Original languageEnglish
Pages (from-to)102-112
Number of pages11
JournalMicrobial Ecology
Volume78
Issue number1
DOIs
StatePublished - 15 Jul 2019

Fingerprint

Dendroctonus
Rhizophagus (insect)
Scolytidae
bark beetles
sapling
saplings
Curculionidae
bark
microbial communities
microbial community
fungal communities
beetle
Pinus
bacterial communities
colonization
tree mortality
community structure
Coleoptera
species diversity
species richness

Keywords

  • Arizona pine
  • Bacteria
  • Bark beetle
  • Fungi
  • Microbial structure

Cite this

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title = "Changes in the Microbial Community of Pinus arizonica Saplings After Being Colonized by the Bark Beetle Dendroctonus rhizophagus (Curculionidae: Scolytinae)",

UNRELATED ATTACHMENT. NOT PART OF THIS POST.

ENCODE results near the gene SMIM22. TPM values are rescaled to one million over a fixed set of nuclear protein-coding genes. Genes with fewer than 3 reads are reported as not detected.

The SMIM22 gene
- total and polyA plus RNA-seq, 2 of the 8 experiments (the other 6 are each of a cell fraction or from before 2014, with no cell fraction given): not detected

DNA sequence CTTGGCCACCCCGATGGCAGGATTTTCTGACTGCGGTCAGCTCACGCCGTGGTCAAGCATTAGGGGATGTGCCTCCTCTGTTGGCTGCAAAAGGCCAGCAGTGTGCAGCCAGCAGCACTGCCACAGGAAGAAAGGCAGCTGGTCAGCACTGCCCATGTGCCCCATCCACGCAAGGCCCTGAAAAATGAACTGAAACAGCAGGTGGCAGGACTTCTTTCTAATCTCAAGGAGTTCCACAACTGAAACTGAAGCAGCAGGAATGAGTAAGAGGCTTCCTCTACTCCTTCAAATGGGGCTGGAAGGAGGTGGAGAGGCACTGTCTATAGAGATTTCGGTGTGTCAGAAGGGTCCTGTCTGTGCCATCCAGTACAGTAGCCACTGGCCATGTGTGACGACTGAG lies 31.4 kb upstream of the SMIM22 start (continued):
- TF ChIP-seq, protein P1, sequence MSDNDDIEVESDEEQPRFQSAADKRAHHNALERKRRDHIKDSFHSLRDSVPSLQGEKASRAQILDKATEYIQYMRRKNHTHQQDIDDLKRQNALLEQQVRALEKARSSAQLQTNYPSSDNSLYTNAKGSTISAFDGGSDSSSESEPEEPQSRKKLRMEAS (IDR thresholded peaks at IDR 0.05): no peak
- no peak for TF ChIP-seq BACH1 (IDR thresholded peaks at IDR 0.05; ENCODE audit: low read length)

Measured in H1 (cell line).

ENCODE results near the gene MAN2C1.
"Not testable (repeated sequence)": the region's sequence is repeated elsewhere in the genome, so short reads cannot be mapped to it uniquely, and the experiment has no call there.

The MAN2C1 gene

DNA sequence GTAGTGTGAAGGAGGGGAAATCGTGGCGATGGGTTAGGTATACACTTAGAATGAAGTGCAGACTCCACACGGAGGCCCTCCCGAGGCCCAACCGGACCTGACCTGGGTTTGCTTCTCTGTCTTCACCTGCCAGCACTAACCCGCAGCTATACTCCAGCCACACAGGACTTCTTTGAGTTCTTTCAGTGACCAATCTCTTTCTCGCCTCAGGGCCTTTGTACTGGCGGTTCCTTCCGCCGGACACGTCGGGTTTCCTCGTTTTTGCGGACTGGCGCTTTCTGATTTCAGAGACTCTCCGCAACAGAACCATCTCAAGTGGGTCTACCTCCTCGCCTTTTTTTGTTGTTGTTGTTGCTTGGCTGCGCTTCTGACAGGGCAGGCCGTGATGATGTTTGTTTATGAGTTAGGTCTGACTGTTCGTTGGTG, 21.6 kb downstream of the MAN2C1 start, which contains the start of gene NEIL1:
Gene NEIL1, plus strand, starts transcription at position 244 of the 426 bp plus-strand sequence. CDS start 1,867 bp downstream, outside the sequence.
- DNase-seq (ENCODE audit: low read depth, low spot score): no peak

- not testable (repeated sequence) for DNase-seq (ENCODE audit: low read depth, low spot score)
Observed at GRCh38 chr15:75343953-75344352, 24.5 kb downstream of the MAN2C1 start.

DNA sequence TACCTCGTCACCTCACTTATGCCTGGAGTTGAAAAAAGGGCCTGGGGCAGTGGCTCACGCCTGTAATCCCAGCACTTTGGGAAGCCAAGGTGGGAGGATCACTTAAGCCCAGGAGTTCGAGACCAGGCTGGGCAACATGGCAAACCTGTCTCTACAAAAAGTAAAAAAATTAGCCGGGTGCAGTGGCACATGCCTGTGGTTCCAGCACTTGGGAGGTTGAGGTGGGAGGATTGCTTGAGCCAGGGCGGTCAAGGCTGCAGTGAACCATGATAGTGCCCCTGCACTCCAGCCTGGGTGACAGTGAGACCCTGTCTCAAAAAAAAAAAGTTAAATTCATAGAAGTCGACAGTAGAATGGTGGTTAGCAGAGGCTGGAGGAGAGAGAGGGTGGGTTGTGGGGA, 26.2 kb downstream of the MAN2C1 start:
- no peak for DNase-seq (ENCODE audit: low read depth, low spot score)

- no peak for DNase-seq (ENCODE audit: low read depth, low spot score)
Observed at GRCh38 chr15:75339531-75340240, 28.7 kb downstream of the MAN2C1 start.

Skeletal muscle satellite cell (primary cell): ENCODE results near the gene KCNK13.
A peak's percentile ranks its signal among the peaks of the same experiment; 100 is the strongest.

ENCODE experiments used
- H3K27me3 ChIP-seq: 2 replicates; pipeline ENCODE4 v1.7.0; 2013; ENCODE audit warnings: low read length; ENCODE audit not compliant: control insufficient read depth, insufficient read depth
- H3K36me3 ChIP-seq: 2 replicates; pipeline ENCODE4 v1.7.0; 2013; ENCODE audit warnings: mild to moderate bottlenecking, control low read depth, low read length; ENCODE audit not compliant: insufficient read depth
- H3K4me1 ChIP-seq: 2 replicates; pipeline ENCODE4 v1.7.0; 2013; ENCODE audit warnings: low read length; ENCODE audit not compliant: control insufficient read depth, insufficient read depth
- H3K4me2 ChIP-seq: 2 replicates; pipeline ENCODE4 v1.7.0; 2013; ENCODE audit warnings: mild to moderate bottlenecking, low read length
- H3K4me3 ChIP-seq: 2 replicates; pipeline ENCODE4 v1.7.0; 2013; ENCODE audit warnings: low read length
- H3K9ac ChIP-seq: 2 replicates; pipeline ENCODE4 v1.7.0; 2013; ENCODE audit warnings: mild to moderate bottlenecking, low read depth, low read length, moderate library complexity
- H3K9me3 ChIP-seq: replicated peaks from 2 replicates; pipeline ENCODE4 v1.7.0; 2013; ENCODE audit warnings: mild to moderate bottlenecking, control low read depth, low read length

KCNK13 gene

abstract = "The death of trees is an ecological process that promotes regeneration, organic matter recycling, and the structure of communities. However, diverse biotic and abiotic factors can disturb this process. Dendroctonus bark beetles (Curculionidae: Scolytinae) are natural inhabitants of pine forests, some of which produce periodic outbreaks, killing thousands of trees in the process. These insects spend almost their entire life cycle under tree bark, where they reproduce and feed on phloem. Tunneling and feeding of the beetles result in the death of the tree and an alteration of the resident microbiota as well as the introduction of microbes that the beetles vector. To understand how microbial communities in subcortical tissues of pines change after they are colonized by the bark beetle Dendroctonus rhizophagus, we compare both the bacterial and fungal community structures in two colonization stages of Pinus arizonica (Arizona pine) employing Illumina MiSeq. Our findings showed significant differences in diversity and the dominance of bacterial community in the two colonization stages with Shannon (P = 0.004) and Simpson (P = 0.0006) indices, respectively, but not in species richness with Chao1 (P = 0.19). In contrast, fungal communities in both stages showed significant differences in species richness with Chao1 (P = 0.0003) and a diversity with Shannon index (P = 0.038), but not in the dominance with the Simpson index (P = 0.12). The β-diversity also showed significant changes in the structure of bacterial and fungal communities along the colonization stages, maintaining the dominant members in both cases. Our results suggest that microbial communities present in the Arizona pine at the tree early colonization stage by bark beetle change predictably over time.",